Sara arrives to Greg’s office and is visibly upset. She sits and talks about her week. The stressors in her life are ever present. In fact, one stressor in particular is out of control. Through her practice, she is aware of how it affects her body and emotional state. Unfortunately, for right now, the stress remains in her life. She sees how she spends days after each interaction rehashing everything that was said, wondering if she should have said this or that, or if only she would have done this or that. She also worries about what she will do when she has to meet them again. What will she say, how should she act, what if she did things differently. And so it goes. She feels it is hopeless.
Greg talks to her about stress reaction and stress response. Responding to something is different than reacting to it. We react to lots of things, especially our key stressors, based on habitual patterns. It’s often unconscious based on past experiences. When we get triggered by something or someone, we go into automatic reaction mode. Responding is a choice.
Consider any stimulus and its associated reaction, between the stimulus and reaction is a gap. It is with mindfulness that we want to widen the gap so that instead of reaction we are about to choose how we proceed or respond. Awareness is what widens the gap. It is like “bringing light to the darkness of mindless reactions. Once you can see them more clearly, you can choose to respond more skilfully.” *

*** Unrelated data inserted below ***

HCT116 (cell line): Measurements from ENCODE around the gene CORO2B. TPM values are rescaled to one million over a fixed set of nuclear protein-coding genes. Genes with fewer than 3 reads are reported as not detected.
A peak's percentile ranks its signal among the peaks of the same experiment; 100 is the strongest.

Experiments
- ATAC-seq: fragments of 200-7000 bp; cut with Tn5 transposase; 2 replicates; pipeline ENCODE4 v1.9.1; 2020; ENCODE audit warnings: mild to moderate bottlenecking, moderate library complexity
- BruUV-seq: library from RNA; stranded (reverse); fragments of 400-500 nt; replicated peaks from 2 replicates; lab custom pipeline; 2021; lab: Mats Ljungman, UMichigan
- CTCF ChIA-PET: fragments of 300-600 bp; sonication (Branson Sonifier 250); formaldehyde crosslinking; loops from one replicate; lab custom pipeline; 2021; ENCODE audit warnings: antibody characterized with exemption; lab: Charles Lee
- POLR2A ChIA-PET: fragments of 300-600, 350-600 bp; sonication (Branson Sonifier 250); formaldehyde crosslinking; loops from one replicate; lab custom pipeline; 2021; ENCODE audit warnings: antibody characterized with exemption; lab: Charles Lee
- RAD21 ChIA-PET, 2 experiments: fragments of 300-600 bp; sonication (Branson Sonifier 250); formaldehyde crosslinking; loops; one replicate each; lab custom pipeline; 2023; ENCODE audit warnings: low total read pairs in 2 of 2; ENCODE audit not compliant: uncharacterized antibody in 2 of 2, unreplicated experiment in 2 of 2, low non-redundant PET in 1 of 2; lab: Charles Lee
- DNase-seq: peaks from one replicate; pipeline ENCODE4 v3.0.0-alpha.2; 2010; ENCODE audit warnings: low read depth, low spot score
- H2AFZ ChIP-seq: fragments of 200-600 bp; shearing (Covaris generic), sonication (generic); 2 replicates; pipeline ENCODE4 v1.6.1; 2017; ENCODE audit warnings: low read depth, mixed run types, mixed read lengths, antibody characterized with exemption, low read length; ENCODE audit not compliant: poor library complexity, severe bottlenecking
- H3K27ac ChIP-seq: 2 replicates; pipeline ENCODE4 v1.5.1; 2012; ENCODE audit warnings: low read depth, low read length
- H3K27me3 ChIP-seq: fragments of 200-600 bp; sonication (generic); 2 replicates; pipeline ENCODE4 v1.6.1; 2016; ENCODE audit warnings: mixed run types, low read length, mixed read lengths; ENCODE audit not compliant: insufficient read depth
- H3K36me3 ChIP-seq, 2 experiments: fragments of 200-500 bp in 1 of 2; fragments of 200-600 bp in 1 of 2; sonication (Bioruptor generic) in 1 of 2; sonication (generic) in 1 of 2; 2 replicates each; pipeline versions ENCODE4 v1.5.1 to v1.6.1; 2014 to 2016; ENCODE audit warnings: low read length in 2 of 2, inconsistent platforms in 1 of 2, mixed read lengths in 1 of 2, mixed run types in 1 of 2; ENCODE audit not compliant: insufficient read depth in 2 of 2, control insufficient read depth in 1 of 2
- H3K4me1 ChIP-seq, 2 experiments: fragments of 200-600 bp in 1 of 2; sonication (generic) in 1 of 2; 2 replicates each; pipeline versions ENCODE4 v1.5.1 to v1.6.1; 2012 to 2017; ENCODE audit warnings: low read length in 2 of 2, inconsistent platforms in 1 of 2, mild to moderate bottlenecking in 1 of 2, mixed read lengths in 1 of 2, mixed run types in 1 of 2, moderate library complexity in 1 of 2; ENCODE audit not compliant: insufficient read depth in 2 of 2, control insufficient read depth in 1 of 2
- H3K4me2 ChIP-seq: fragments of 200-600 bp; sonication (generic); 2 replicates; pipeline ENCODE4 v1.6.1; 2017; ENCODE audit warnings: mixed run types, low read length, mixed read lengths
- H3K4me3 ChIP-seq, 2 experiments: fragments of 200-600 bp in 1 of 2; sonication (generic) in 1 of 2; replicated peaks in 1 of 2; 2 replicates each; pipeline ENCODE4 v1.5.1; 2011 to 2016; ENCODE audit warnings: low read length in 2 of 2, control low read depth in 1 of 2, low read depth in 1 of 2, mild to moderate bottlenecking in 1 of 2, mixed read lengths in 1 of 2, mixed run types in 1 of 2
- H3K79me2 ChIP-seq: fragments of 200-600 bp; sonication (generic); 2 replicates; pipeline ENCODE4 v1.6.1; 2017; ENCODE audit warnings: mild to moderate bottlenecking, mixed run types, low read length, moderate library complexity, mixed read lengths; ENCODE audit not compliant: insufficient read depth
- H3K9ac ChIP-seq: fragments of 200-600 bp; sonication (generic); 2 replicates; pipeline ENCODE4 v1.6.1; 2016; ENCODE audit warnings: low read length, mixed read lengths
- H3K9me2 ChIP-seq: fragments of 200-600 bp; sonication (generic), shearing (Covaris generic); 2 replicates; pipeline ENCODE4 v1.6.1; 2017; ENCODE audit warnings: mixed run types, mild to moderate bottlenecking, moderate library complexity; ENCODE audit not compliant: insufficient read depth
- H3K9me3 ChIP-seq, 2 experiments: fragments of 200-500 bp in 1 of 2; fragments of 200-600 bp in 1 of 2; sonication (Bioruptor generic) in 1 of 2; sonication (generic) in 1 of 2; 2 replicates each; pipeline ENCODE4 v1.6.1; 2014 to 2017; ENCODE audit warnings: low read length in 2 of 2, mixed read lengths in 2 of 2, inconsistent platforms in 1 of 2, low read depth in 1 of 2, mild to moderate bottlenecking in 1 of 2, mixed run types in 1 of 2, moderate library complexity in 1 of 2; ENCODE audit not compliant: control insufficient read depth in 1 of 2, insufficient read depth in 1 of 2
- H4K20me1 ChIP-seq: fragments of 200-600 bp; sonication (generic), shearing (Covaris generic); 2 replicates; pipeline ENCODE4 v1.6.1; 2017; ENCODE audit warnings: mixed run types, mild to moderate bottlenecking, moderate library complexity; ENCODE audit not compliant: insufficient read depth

Over time you will start to recognize your triggers. It is a great learning opportunity. Watching your reactions, watching with awareness as you feel the sensations, and move into a different relationship with the trigger where you are able to respond to the situation based on the present moment not based on habitual patterns.
The reality is that the stressor may never change. Changing it is most likely completely out of your control. But what is within your control is your respond to it. You get to decide that 100%. And with that control, brings peace of mind.
For this week, be mindful of when you react and when you respond. Don’t forget to practice mindful breathing and/or eating!
“Never pass up a good trigger.” (Ana Forrest)
* A Mindfulness-Based Stress Reduction Workbook (Chapter 2, p. 29 )